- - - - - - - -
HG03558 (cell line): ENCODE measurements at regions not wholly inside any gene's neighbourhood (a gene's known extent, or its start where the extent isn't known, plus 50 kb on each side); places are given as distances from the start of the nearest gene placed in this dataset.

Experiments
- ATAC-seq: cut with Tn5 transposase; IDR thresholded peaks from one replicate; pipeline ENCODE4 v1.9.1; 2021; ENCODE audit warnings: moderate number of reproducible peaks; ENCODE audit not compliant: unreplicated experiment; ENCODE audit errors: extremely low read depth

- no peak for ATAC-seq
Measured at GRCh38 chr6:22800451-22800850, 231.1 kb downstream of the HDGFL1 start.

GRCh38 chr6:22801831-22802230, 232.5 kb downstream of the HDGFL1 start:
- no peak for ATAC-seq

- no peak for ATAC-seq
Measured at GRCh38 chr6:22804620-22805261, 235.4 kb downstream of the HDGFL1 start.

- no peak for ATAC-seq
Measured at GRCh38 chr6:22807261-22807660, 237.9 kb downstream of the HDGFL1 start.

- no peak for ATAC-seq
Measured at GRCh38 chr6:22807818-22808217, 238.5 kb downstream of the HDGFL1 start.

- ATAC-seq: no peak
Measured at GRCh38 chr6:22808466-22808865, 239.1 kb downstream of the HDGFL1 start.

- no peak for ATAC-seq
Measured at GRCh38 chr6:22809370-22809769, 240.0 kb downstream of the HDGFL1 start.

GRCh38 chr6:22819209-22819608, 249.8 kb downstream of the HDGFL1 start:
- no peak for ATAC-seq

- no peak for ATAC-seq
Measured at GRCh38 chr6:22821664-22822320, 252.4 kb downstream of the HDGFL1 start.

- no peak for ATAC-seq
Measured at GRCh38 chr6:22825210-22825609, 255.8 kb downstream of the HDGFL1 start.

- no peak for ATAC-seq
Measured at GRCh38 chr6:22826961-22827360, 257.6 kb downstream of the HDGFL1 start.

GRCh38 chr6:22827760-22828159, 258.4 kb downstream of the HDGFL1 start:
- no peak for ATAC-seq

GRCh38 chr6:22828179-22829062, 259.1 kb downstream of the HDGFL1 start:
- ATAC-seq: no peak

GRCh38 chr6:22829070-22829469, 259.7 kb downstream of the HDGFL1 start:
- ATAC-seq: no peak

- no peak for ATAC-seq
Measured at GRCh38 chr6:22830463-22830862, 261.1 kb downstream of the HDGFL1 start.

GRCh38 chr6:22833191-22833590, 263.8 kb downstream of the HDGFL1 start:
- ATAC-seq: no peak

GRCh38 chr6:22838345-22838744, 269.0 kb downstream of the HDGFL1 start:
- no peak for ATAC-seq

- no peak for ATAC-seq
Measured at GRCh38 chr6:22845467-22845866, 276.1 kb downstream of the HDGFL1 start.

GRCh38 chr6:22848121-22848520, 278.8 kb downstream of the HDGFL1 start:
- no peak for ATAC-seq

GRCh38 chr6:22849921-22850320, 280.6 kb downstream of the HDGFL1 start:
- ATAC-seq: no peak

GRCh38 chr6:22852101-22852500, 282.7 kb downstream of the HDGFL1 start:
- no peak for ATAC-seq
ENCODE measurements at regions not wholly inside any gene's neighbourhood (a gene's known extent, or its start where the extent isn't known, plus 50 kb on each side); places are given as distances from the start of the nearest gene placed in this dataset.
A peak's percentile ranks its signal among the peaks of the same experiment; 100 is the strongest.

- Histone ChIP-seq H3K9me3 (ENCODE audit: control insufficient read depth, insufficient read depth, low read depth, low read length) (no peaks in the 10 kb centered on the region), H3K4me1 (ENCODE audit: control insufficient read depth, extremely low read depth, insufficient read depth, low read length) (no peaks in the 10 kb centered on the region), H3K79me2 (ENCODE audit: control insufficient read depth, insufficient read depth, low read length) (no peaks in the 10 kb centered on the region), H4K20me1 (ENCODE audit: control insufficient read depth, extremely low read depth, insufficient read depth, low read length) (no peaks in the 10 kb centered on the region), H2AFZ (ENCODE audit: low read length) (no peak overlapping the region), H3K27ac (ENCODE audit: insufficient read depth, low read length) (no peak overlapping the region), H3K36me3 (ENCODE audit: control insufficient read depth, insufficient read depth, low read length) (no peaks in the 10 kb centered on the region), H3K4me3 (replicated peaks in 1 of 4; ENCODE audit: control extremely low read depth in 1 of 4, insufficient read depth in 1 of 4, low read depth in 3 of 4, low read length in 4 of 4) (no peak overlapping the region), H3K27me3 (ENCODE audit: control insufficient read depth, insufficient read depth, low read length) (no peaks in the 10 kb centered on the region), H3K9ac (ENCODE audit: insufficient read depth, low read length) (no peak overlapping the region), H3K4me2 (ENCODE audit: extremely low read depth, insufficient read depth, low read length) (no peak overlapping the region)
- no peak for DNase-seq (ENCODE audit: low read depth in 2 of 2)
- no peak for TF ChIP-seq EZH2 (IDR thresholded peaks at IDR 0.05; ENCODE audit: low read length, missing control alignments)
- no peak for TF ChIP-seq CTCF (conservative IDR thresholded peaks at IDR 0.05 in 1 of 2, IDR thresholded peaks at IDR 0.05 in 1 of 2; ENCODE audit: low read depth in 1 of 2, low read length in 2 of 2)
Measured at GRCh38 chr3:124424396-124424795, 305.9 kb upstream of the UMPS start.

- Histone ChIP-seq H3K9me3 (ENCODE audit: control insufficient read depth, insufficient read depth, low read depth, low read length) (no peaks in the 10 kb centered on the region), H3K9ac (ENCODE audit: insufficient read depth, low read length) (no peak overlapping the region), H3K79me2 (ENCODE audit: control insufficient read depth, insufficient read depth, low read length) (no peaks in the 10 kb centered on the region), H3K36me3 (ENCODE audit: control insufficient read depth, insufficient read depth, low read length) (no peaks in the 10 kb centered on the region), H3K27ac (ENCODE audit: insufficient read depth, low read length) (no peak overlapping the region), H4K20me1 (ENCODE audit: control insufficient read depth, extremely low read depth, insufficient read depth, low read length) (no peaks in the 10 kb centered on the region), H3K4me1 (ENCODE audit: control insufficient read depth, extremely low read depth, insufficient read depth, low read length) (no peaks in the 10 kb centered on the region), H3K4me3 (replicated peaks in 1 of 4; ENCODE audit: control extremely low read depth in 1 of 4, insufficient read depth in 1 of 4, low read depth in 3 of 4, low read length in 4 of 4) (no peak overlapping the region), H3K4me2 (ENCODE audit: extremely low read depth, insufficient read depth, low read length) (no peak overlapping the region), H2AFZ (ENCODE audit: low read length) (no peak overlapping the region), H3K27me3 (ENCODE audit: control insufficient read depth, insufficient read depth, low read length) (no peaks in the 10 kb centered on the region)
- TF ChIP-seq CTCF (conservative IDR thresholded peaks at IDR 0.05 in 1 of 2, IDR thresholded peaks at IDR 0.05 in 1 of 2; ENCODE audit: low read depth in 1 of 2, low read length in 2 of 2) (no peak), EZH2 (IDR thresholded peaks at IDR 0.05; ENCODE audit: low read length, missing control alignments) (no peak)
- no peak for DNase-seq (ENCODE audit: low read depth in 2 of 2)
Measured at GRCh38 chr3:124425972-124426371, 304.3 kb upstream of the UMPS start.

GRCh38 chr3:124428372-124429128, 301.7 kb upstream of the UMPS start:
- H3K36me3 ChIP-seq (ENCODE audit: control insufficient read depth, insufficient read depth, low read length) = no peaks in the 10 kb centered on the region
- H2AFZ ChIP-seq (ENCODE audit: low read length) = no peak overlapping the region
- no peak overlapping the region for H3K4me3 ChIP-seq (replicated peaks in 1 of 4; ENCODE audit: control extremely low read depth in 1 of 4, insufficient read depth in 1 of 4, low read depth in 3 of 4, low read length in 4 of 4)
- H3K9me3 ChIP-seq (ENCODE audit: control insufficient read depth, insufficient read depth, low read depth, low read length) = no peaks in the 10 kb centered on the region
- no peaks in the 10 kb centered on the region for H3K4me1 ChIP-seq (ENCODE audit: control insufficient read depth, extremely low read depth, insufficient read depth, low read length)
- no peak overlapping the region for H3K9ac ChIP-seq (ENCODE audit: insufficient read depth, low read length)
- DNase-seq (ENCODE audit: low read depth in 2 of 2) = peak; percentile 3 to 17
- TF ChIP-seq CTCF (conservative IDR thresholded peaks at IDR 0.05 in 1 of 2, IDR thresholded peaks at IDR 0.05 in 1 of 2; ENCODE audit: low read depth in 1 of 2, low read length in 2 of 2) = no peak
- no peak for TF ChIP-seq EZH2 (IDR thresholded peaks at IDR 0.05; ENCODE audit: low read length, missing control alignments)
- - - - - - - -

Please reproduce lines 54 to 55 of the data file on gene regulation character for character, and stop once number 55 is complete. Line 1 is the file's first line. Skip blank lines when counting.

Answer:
- TF ChIP-seq CTCF (conservative IDR thresholded peaks at IDR 0.05 in 1 of 2, IDR thresholded peaks at IDR 0.05 in 1 of 2; ENCODE audit: low read depth in 1 of 2, low read length in 2 of 2) (no peak), EZH2 (IDR thresholded peaks at IDR 0.05; ENCODE audit: low read length, missing control alignments) (no peak)
- no peak for DNase-seq (ENCODE audit: low read depth in 2 of 2)